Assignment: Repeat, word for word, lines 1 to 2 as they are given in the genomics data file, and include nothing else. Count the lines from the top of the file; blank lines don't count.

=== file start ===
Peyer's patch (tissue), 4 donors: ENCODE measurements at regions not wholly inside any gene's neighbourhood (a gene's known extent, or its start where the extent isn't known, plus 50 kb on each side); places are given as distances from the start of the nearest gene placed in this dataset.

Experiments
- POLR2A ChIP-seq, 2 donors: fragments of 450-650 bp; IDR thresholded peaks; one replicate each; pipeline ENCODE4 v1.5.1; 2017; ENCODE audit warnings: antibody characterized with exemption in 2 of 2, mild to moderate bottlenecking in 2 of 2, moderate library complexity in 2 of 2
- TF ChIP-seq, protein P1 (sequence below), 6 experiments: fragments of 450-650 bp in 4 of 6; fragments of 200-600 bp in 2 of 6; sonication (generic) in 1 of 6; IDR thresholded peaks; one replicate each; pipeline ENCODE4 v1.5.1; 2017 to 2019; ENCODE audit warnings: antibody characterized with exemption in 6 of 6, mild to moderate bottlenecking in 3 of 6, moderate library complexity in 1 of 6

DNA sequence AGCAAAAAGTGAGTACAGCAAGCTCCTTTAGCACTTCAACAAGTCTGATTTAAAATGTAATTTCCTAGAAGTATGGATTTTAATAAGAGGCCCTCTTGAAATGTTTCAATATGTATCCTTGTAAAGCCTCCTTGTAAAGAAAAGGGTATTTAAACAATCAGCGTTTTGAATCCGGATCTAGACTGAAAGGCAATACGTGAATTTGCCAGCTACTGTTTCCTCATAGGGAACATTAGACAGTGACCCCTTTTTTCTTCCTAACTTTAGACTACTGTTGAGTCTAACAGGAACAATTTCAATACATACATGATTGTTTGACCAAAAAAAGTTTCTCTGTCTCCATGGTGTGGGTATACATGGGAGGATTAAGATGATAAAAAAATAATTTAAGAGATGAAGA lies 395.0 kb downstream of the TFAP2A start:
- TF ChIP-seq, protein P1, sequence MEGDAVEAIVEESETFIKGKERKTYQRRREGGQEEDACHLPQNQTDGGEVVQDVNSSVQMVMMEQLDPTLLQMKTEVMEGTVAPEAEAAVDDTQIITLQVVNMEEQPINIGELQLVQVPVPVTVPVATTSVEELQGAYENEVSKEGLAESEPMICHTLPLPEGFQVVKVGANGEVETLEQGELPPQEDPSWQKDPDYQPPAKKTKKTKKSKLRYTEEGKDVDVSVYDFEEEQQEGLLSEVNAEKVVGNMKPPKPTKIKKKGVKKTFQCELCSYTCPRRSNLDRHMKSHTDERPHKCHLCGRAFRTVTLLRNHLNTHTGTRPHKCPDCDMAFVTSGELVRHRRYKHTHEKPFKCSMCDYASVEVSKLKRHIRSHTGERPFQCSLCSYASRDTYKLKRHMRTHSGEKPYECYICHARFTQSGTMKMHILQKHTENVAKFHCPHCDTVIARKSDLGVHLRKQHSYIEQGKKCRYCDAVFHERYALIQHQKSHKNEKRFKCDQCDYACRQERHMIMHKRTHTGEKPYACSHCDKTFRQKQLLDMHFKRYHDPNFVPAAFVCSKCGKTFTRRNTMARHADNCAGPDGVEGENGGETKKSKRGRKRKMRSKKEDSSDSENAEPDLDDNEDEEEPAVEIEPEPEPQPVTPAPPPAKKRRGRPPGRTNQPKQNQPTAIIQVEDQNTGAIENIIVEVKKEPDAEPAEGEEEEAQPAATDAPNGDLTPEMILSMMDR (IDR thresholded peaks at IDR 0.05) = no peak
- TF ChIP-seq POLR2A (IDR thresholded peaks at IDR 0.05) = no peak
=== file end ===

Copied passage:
Peyer's patch (tissue), 4 donors: ENCODE measurements at regions not wholly inside any gene's neighbourhood (a gene's known extent, or its start where the extent isn't known, plus 50 kb on each side); places are given as distances from the start of the nearest gene placed in this dataset.

Experiments